Again, you are not doing this to benefit your children. In your heart of hearts, you know that your children would be better served to be with your spouse than a babysitter. However, sometimes good people let pride or other motivations get in the way of making decisions in a divorce. That is what you will face in your divorce, as well. Do not lose sight of the fact that you need to keep your children's interests at the forefront of your divorce. Negotiate with their best interests in mind, and you will not falter in your divorce.
The failure to pay child support is not an excuse to withhold visitation from an ex-spouse.
This one goes out to all the mothers out there whose ex-husbands have not paid child support. Yes, sometimes the shoe is on the other foot, and fathers can be put into a position where they are not paid the child support that is ordered. However, for the most part, mothers are left holding the bag for fathers who do not pay the child support on time, in whole or both. This can be frustrating and scary since you will likely depend on that child support to pay bills for yourself and your household.
If your ex-husband is two months behind in child support, it can be a bitter spill to pack clothes and other items for your children as they head out to spend a weekend with your ex-spouse. You may be thinking about just giving him a call on Friday to tell him that he won't be able to see his kids unless he pays the child support that is owed. That will teach him, right? Let's examine that thought.
Yes, the failure to pay child support is not a good thing. Yes, your ex-husband is putting your kids in the wrong position if they cannot do certain things or get something they need because their father is not paying child support. This is a false position all the way around. The failure to pay child support is rarely due to negligence or bad faith in an ex-husband. Instead, your ex-husband is probably going through a difficult time financially due to losing a job or his hours at work being cut back.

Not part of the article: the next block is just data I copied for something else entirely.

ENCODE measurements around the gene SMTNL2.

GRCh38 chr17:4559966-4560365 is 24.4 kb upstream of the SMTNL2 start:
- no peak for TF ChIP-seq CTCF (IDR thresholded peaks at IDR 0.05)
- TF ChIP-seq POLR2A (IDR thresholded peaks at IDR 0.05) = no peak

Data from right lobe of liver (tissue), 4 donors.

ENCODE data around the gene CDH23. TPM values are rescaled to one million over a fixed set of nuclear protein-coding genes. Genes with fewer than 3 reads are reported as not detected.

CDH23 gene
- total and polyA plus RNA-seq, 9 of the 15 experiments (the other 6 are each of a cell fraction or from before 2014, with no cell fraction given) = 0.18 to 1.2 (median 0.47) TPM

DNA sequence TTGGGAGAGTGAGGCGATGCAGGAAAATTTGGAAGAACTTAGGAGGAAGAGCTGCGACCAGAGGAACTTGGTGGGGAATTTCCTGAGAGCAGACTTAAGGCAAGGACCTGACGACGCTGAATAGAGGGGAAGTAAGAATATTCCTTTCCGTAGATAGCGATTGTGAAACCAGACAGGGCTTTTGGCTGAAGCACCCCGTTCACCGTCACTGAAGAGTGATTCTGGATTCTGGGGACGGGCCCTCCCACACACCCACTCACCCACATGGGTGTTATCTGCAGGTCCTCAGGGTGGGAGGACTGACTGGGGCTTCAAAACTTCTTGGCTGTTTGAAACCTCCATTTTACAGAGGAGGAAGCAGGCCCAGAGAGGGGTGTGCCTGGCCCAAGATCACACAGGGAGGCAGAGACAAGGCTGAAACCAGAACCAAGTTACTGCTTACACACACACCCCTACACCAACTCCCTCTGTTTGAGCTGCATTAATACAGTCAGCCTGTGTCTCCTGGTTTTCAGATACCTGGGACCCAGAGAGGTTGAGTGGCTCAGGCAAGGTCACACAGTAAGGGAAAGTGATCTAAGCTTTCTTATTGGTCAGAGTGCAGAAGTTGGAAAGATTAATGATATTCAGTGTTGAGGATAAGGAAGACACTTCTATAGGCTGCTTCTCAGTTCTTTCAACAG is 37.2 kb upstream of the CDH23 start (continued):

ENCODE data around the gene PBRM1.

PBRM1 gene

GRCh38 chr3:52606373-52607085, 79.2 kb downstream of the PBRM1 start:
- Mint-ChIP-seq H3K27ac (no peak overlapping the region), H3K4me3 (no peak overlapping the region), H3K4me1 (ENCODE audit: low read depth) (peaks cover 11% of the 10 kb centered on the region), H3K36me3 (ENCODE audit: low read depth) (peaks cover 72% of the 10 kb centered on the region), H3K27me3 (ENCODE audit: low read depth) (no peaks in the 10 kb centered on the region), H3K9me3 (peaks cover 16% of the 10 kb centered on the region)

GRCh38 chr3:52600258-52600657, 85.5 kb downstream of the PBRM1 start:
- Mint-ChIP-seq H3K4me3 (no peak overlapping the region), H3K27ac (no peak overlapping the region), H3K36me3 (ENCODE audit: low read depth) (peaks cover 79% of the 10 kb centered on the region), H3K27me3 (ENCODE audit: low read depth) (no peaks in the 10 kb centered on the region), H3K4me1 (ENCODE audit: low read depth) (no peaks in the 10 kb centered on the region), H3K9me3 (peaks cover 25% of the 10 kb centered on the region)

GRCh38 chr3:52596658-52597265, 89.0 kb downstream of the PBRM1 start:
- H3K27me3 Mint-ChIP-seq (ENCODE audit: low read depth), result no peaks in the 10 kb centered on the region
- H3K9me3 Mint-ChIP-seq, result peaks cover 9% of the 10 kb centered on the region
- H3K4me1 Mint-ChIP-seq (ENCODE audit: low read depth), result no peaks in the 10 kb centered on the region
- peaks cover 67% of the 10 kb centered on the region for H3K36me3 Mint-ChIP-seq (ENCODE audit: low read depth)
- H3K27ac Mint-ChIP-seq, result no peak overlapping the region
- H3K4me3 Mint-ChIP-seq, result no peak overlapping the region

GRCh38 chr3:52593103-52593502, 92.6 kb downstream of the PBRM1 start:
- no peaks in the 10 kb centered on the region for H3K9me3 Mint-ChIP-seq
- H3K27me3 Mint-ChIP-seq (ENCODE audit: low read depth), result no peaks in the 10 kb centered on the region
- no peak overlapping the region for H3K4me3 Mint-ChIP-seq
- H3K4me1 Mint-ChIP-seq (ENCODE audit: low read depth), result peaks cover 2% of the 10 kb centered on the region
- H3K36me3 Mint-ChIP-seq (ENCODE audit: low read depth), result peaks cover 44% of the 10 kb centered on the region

If your ex-husband falls behind in his child support payments, you need to address this directly with him. Do not beat around the bush. Do not send a message on a co-parenting website and wait for him to respond two weeks later. If at all possible, you should address this issue with him in person or over the phone. Make sure that he is aware of what he owes. Go to the attorney general's website and print out the webpage that details what is owed in child support. Highlight that and give it to him. At least that way, you know beyond the shadow of a doubt that he is aware of the problem. It is up to him to fix it or address it with the Office of the Attorney General.
The next step that you should take if he does not start to both pay the child support on schedule and begin to pay you for the child support that is owed would be to file an enforcement lawsuit seeks to do exactly what you would expect: enforce the terms of a court order, namely your Final Decree of Divorce. If you want your ex-spouse to pay you child support as he is obligated to, this is the final step in the process. Hire yourself an attorney, prepare your case and go ahead and file it. You may be able to work out a settlement with your ex-spouse before you ever see the inside of a courtroom. The sad part is may take you doing this for your ex-spouse to understand the importance of this situation.